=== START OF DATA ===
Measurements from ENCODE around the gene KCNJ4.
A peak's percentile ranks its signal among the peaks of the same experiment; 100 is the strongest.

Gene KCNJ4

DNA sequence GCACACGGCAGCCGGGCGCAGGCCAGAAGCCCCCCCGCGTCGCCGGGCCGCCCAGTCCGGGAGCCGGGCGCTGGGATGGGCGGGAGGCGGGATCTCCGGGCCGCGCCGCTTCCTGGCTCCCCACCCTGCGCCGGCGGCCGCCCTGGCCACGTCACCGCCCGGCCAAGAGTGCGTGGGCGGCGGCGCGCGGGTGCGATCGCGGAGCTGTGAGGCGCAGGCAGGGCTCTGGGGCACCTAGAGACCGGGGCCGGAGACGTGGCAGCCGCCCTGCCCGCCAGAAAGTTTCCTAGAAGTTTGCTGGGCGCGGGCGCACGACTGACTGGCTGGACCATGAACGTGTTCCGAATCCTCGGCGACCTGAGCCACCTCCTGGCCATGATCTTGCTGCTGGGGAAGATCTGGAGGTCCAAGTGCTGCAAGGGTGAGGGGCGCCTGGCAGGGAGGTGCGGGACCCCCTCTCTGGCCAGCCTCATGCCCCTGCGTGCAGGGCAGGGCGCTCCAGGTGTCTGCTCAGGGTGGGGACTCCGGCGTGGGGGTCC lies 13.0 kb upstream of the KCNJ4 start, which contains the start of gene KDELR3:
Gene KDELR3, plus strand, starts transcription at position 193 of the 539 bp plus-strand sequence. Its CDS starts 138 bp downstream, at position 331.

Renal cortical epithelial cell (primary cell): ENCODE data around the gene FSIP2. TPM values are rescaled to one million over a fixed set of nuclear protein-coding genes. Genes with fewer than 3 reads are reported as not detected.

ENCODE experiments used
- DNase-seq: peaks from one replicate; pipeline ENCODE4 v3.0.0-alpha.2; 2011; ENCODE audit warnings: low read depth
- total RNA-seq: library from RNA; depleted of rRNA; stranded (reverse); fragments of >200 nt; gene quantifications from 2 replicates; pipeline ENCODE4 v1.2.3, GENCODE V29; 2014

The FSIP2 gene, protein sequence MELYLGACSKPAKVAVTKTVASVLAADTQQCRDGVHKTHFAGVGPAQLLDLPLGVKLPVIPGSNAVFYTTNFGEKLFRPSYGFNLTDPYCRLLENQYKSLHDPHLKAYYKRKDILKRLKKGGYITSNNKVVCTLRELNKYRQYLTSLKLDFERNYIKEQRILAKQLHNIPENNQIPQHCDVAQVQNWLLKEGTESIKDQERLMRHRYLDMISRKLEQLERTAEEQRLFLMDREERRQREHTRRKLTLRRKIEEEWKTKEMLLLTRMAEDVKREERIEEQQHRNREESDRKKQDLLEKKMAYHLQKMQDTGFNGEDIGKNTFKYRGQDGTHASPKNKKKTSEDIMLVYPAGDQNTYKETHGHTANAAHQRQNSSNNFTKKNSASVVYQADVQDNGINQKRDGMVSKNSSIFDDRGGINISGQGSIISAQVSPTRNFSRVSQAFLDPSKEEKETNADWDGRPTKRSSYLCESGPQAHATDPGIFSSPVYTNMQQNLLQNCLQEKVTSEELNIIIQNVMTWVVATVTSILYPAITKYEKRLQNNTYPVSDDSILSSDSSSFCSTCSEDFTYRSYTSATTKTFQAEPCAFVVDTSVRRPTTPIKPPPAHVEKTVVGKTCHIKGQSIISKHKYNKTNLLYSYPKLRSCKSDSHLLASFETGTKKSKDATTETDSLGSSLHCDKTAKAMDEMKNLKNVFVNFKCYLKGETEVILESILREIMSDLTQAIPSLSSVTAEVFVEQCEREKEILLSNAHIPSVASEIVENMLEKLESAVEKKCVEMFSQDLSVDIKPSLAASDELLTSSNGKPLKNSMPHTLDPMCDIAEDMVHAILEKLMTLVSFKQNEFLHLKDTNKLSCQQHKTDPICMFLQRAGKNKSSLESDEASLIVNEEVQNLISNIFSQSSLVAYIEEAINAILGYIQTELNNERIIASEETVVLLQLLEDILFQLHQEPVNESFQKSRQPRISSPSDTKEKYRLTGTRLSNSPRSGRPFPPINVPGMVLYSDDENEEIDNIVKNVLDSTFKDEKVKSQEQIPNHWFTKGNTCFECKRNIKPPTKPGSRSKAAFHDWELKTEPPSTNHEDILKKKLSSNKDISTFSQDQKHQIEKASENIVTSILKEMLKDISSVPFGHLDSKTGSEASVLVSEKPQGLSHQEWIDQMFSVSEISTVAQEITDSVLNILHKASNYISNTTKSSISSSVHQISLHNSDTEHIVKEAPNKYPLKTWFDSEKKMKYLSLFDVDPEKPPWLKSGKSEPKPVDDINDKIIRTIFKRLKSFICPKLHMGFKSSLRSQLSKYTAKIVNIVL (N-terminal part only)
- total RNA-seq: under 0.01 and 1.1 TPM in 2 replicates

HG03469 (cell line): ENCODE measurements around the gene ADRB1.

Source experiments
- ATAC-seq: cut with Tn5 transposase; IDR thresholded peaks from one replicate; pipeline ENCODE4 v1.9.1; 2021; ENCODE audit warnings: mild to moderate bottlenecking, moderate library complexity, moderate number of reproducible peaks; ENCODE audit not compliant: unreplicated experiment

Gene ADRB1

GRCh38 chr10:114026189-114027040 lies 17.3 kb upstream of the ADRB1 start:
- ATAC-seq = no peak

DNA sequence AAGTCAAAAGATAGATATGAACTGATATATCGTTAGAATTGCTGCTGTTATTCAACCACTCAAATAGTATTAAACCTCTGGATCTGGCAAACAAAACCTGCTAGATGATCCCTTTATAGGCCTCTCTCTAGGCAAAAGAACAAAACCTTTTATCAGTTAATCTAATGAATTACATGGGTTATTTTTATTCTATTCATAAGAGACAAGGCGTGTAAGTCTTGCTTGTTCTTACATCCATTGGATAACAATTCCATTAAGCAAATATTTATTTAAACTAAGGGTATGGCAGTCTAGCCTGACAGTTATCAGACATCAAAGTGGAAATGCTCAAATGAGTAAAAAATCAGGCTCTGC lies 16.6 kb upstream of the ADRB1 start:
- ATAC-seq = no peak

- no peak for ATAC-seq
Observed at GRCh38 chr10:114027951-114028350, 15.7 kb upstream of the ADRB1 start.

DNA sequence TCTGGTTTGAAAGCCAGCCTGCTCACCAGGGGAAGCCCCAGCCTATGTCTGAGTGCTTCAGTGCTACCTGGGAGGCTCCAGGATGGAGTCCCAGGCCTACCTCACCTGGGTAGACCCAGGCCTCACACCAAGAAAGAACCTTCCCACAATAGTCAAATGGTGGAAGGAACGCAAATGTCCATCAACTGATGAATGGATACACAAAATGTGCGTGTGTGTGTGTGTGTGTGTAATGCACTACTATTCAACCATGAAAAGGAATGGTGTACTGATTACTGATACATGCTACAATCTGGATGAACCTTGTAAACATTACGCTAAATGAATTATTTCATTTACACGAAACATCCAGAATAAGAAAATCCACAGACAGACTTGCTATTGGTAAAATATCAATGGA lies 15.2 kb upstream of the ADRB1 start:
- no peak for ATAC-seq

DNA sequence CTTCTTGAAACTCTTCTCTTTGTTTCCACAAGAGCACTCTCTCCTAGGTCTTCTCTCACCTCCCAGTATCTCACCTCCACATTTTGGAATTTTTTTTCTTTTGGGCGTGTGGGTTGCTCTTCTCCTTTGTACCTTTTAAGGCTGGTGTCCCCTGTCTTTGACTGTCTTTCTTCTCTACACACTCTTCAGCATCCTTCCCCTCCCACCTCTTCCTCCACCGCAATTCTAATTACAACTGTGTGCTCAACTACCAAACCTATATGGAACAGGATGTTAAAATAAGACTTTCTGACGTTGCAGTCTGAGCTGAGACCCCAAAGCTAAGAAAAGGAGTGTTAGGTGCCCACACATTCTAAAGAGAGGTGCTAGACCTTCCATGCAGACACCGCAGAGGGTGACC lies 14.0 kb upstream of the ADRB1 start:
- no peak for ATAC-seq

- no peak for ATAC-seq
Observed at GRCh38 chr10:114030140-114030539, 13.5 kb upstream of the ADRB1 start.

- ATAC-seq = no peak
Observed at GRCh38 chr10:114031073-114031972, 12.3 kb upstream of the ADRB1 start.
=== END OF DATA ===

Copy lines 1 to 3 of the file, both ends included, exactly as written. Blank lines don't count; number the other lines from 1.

Measurements from ENCODE around the gene KCNJ4.
A peak's percentile ranks its signal among the peaks of the same experiment; 100 is the strongest.

Gene KCNJ4